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  Greenhouse growing
From: Brian Williams <pugturd at alltel.net> on 2004.10.04 at 01:26:35(12245)
Here are some basic things that should be looked into. Heat and cooling
are the two biggest problems. 68f is probably the best temp for just
about all aroids to survive in. I have gas heat back ups in each
greenhouse just in case I forget to load the furnace. The furnace which
you maybe able to find small ones fairly cheep burns wood and heats the
water to 180f . The heated water is then pumped into tubes under the
greenhouse floor or tables and back to the furnace. The wood for us is
free and the only trouble is loading the furnace in the middle of winter
at night. This is called radiant heat and is extremely effective because
as the hot air rises it heats the actual roots and bulbs of the plants.
I have seen actual fog in many of these type greenhouses were the floor
is wet and then heated. Not mist but actual fog. Once you have your
heating system in place it is best to figure which plants you would like
to grow. For Amorphophallus and such planting the bulbs in raised beds
with the soil heated from below is amazing. I use regular KY soil rather
than pro mix which I use in pots. The soil is amazing for bulbs as they
seem to be perfectly safe from rot in this soil. The winter all goes
dormant and the kempferias amorphos and caladiums all in the same beds
will sleep for the winter in a very dry bed. The soil actually may crack
but if you dig in it a bit you can see it is a bit moist like clay. For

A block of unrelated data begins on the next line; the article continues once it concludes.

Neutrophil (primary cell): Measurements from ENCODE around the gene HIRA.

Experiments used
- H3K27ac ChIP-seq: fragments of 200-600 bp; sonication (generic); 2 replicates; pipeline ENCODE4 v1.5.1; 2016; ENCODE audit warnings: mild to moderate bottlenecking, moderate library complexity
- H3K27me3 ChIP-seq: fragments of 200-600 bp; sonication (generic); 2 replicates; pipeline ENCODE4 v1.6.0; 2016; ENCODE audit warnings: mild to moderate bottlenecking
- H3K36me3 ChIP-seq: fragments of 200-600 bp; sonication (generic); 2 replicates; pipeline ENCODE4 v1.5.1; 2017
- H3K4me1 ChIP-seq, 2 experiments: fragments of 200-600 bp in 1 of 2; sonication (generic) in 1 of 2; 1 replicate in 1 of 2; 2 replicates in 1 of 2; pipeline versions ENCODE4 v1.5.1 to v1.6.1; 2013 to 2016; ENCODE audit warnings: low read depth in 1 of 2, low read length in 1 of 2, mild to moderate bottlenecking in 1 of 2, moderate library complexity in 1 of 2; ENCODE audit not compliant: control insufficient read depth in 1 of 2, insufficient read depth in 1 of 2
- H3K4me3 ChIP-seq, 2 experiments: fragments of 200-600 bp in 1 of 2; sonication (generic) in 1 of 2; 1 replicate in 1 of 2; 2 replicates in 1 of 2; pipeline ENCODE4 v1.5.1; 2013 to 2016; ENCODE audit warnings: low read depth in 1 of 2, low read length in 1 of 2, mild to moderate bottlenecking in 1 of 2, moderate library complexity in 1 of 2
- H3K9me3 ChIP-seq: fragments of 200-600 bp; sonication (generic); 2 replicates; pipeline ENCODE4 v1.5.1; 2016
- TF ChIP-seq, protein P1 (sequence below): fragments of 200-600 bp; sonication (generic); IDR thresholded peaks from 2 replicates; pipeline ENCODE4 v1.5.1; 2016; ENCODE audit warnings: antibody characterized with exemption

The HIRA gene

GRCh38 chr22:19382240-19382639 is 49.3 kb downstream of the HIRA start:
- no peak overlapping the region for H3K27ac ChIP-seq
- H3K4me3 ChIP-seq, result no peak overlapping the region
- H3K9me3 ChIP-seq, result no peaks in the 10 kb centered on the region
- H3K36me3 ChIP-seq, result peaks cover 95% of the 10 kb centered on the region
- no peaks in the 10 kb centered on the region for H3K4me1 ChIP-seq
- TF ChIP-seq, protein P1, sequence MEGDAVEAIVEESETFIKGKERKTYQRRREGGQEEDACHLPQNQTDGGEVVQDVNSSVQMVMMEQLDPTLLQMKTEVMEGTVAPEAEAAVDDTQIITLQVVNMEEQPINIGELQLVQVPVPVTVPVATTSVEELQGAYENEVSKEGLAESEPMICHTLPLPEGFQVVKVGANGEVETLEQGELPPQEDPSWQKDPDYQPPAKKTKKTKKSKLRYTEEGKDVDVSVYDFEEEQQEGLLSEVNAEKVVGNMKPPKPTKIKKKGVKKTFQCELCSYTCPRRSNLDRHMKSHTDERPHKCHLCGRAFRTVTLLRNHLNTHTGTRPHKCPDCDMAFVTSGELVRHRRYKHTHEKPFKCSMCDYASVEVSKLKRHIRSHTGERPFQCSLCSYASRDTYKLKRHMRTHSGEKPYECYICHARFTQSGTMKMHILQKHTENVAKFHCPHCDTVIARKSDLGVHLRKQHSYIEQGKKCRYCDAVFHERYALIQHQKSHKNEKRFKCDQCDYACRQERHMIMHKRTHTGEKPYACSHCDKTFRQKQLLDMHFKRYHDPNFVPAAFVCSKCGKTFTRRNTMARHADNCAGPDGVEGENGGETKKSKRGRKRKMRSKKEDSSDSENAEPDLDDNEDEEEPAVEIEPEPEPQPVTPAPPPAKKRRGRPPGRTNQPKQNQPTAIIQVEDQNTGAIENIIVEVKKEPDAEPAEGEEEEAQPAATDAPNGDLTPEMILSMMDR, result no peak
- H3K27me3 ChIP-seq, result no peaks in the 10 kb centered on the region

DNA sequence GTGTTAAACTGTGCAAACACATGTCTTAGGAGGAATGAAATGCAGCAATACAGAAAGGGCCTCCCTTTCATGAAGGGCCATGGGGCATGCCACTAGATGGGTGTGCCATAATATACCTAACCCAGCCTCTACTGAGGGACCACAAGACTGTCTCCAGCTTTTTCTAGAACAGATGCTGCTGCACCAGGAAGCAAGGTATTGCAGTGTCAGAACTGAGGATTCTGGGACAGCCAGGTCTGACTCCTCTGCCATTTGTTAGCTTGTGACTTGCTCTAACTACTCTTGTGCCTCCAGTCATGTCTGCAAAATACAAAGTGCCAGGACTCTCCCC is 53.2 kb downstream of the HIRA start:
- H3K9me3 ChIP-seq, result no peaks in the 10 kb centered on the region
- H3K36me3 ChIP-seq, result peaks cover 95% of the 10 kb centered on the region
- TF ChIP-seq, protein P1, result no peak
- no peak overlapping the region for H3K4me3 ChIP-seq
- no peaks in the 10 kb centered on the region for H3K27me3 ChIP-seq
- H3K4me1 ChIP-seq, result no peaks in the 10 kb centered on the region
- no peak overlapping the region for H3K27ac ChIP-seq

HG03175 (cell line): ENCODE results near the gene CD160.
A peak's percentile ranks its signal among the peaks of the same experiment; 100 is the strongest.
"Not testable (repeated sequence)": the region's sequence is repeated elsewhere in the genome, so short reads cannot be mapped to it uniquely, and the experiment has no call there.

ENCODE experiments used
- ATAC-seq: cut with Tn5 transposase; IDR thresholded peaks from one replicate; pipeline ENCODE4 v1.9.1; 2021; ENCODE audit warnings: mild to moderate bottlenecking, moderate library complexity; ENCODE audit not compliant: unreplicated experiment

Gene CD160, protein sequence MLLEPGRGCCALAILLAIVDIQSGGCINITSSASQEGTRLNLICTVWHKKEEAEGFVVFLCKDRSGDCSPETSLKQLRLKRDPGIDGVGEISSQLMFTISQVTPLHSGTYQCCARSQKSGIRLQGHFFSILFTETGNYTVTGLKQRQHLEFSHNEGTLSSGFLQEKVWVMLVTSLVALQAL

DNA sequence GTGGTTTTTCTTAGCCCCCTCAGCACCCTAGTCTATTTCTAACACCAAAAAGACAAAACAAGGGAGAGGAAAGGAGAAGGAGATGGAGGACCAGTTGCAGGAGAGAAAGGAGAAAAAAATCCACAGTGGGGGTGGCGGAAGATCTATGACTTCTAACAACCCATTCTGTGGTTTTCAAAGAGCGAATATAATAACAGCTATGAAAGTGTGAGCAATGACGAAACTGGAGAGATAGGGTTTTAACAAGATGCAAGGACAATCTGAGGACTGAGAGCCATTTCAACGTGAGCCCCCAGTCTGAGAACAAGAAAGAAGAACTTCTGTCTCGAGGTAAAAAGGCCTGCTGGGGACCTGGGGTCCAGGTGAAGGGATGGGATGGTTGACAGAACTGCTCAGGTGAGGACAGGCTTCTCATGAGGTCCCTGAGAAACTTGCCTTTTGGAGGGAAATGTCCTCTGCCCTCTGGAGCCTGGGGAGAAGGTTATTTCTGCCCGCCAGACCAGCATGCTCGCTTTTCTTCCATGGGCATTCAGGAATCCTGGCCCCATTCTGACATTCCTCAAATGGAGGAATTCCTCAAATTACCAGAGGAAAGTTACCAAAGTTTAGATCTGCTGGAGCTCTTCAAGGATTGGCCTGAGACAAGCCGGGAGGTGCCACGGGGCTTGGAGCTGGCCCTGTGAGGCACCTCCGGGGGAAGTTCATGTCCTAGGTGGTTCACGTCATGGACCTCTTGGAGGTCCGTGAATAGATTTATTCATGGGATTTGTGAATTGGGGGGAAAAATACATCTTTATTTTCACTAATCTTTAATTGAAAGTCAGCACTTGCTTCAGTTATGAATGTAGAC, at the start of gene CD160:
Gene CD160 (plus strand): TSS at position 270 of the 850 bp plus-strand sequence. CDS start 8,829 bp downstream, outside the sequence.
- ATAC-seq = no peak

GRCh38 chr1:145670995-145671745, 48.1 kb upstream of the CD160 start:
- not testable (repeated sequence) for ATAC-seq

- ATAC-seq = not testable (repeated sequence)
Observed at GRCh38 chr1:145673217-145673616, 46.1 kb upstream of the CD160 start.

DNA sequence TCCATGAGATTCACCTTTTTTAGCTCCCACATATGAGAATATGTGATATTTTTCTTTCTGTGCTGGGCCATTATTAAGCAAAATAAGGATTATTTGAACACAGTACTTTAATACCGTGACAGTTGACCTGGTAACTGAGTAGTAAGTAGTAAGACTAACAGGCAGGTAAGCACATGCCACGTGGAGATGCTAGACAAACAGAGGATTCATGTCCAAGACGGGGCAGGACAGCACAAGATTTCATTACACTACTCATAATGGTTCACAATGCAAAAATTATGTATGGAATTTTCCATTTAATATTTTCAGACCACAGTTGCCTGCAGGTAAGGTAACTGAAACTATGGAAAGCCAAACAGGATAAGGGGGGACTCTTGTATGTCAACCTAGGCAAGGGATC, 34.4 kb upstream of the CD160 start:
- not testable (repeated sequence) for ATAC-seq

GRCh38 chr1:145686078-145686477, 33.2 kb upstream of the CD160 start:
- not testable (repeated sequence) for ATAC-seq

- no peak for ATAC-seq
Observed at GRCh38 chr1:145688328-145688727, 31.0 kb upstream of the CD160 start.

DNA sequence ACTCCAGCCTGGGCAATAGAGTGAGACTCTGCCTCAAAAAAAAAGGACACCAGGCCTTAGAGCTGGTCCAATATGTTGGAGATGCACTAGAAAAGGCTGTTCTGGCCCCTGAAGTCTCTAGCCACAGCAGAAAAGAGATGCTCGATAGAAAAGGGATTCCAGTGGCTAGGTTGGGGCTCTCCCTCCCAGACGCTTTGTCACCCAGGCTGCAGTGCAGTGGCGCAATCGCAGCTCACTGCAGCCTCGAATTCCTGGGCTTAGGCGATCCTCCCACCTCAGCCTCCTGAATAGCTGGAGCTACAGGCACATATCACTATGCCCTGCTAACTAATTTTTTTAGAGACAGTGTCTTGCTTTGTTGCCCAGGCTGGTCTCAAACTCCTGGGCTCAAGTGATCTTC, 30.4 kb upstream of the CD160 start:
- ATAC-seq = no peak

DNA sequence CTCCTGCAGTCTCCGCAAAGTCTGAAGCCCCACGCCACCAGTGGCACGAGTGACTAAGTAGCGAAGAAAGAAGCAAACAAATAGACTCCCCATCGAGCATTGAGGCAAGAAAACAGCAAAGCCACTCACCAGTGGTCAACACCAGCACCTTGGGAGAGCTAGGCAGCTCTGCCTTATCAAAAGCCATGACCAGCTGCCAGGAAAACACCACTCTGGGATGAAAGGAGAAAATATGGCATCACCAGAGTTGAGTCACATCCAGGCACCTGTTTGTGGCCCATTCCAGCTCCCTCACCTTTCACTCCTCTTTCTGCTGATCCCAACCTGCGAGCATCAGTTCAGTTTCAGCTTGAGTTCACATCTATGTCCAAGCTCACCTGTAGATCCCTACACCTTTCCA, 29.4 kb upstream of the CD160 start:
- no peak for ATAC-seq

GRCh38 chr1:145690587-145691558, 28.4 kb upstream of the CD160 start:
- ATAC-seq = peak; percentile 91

the Philodendrons and others. I enjoy growing most climber and epiphytes
in my greenhouse in hanging baskets with totem poles for each one to
climb. The baskets are hung up and a drip line is run to each totem so
it stays fairly moist. The humidity stays very high in this section of
the greenhouse and is watered regularly. I have 4 fans each with small
misters on the front of them. This can bring the humidity up very high.
The structure of many of our greenhouses are very simple a common
greenhouse frame with double poly over the frame. The poly is snaped air
tight with a simple bracket. Then a small air pump is placed into the
poly which feels the two poly covers with air. This makes a dead air
space of about 6 inches. It is ten times better than glass less
expensive last around 8 to 9 years and can let in tons of light. Your
cooling system could be as simple as removing the poly in summer and
adding a shade cloth. Or as complex as getting a wet wall to keep
humidity high and temps lower in the summer months. The cooling system
should be which ever best suits your plants. Anthuriums usually like it
a bit cooler and humid than alocasias or more bulbous plants. So you
should think what it is you want your greenhouse to do for your plants.
Do you want it to stay cool and dry to keep things dormant do you want
it hot humid for tropical tropical plants? You can do both by splitting
the greenhouse into sections but this usually only works well with
larger greenhouses. I for one enjoy natural looking collections or
displays were the plants are free of pots and containers. This is good
in someways but some plants may need to be kept in check. I must add
that capulary mats have worked great for me with philos and anthuirums.
It plastic placed over the table then the capulary matting which is a
cloth like material. Once it gets wet it stays damp and keeps humidity
up around the plants constantly. I have found it almost to good as many
plants have grown to it and ferns spores and moss growing all over it as
well. Well these are some things I have learned over the years growing
in greenhouses. I must say your greenhouse will never be large enough
and never be finished so good luck!!!
From: MossyTrail at cs.com on 2004.10.06 at 07:07:09(12253)
Brian Williams wrote:

>I have gas heat back ups in each
>greenhouse just in case I forget to load the furnace. The furnace which
>you maybe able to find small ones fairly cheep burns wood and heats the
>water to 180f.

From: "MJ Hatfield" <mjhatfield at oneota.org> on 2004.10.07 at 02:57:32(12255)
Wow Brian,
Lots of good information. However, I don't think you've got what I'd call a
"hobby greenhouse."
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